The Cradle Mountain-Lake St Clair National Park was definitely one of the highlights of our trip to Tasmania. We spent four days in the park and did almost all the walks. The most popular walk in the park is the Dove Lake Circuit that leads you around the Dove Lake. If you have enough energy, you can easily extend the walk and climb up to Hansons Peak, Marions Lookout or even do the Cradle Mountain Peak. A strenuous but well worth hike right up to over 1500 meters. The 360 degree vistas are stunning and it’s a great feeling to stand on the peak of this massive mountain. On the way back to Ronny creek you can spend some time looking for Wombats, Echidnas and other animals.

Saturday morning at the Salamanca Market in Hobart

Saturday morning at the Salamanca Market in Hobart

Saturday morning at the Salamanca Market in Hobart

Every Saturday morning the Salamanca Market is held at Salamanca Place in Hobart. It is a major tourist attraction in Tasmania, and it can be very busy between 8.30am and 3.00pm. You can dive into exploring the 300 plus stands that boast a variety of local produce such as food, fresh fruits and vegetables, coffee, art, handicraft and many, many more interesting things. We loved the Cappuccino and the fresh donuts from the stand called Kasperle Haus. You have to be early to find a parking space close by, so the easiest way is to travel by local transport.

The Neck on Bruny Island

View of the Neck on Bruny Island

View of the Neck on Bruny Island. One of our favorite things to do in Tasmania.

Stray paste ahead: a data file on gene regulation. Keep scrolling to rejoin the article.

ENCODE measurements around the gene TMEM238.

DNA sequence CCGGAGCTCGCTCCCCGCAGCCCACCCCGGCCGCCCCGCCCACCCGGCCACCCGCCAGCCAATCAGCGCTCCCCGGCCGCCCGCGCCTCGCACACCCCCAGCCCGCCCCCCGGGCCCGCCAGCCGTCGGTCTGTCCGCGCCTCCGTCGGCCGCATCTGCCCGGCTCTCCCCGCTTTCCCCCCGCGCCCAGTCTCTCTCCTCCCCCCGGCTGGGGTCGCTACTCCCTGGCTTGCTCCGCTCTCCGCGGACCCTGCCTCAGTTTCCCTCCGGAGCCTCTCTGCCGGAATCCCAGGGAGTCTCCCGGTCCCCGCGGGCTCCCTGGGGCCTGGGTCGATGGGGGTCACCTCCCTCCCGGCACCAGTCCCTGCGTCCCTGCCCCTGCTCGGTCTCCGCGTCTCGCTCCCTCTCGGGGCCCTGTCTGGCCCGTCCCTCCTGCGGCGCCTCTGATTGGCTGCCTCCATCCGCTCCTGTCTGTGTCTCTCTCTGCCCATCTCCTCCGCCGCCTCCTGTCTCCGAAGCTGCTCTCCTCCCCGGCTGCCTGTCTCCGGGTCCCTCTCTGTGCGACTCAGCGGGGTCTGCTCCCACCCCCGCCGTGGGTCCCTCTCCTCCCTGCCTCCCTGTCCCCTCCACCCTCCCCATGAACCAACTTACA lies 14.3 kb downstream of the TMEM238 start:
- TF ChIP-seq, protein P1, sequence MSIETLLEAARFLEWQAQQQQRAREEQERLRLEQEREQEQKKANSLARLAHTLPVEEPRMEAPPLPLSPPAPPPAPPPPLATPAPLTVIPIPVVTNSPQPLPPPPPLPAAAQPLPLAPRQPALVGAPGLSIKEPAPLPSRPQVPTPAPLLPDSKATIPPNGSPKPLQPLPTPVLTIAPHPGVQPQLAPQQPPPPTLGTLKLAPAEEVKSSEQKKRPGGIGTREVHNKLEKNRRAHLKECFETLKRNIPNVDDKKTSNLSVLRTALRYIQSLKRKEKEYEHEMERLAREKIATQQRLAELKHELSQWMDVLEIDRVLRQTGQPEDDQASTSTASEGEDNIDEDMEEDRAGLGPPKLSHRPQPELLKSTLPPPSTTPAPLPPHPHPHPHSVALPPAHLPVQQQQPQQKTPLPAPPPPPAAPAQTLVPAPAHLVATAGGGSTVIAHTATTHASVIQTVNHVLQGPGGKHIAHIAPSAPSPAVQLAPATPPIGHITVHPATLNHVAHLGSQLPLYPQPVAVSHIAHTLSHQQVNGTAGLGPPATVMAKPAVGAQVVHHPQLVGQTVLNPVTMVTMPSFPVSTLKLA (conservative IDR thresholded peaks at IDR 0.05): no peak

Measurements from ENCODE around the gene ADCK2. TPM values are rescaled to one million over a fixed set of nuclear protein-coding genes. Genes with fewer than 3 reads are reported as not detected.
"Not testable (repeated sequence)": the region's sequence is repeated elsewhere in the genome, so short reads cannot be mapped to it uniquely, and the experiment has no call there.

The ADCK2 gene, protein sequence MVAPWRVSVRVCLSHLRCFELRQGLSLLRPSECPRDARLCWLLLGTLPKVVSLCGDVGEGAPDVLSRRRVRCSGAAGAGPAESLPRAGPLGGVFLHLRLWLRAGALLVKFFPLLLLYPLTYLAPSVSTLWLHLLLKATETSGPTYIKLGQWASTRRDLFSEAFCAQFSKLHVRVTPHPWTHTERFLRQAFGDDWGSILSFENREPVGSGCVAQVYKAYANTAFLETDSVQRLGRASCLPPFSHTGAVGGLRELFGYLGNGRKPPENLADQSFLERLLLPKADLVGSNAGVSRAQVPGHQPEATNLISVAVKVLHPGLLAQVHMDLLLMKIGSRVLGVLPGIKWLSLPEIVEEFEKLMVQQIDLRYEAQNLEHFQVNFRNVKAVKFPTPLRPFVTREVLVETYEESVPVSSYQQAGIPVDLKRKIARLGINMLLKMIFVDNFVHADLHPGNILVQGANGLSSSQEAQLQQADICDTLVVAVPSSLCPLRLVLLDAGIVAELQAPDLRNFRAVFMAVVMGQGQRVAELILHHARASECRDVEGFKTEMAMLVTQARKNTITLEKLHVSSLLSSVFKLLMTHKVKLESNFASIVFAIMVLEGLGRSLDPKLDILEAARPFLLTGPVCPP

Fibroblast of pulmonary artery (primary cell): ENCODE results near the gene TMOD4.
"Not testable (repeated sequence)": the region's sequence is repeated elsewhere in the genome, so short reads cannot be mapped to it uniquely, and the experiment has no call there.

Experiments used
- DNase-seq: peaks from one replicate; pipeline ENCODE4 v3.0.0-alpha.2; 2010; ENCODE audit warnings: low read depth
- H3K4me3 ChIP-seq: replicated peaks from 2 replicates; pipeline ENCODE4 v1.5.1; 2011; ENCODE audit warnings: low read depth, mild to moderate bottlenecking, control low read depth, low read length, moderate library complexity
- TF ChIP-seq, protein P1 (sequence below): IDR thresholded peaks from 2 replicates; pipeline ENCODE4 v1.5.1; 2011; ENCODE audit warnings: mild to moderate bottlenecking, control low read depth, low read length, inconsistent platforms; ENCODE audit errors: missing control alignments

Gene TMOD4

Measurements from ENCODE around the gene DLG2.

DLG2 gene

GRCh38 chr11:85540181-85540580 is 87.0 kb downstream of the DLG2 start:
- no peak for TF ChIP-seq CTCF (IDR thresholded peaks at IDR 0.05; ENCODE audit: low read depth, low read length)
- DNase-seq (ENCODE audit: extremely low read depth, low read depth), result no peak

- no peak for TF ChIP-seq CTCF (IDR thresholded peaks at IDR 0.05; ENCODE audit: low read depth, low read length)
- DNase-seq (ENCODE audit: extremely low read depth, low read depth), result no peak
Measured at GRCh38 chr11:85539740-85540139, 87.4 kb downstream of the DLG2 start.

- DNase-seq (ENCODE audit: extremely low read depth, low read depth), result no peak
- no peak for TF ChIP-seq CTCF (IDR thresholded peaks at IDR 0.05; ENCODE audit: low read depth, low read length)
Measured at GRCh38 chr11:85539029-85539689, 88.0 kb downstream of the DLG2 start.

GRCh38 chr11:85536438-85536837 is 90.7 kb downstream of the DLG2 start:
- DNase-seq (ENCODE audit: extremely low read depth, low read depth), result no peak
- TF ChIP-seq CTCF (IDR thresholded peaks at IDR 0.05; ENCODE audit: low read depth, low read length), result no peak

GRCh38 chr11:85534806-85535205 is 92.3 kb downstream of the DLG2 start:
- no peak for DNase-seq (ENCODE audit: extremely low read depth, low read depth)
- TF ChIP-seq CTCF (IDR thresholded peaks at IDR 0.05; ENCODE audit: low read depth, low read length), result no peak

The islands are getting smaller. From the mainland Australia to Tasmania and from Tasmania to the small, only 50 kilometres long Bruny Island. In principle, Bruny Island are two islands, connected only by a very narrow band of sand that is called The Neck. There are stairs leading up to an outlook where you can really see, how narrow the neck is. The view from up there is worth the effort to climb the stairs and in the evening you can even see some penguins return to their burrows if you are lucky and have enough patience.

Early morning stroll along the Bay of Fires on the Freycinet Peninsula

A Morning stroll along the Bay of Fires in the Freycinet Peninsula

A Morning stroll along the Bay of Fires in the Freycinet Peninsula

The Bay of Fires is a magic place. The beaches are marvellous with white sand and the water is crystal clear. The rocks along the coast are covered with orange lichen and the colours are very intense. We felt a little bit like on the Maldives. Try to get up early for a stroll along the beach and climb over some rocks. The colours in the early morning are just breathtaking. There are many free camp spots along the Bay of Fires, so if you have a camper or a tent, then you should stay for a few days.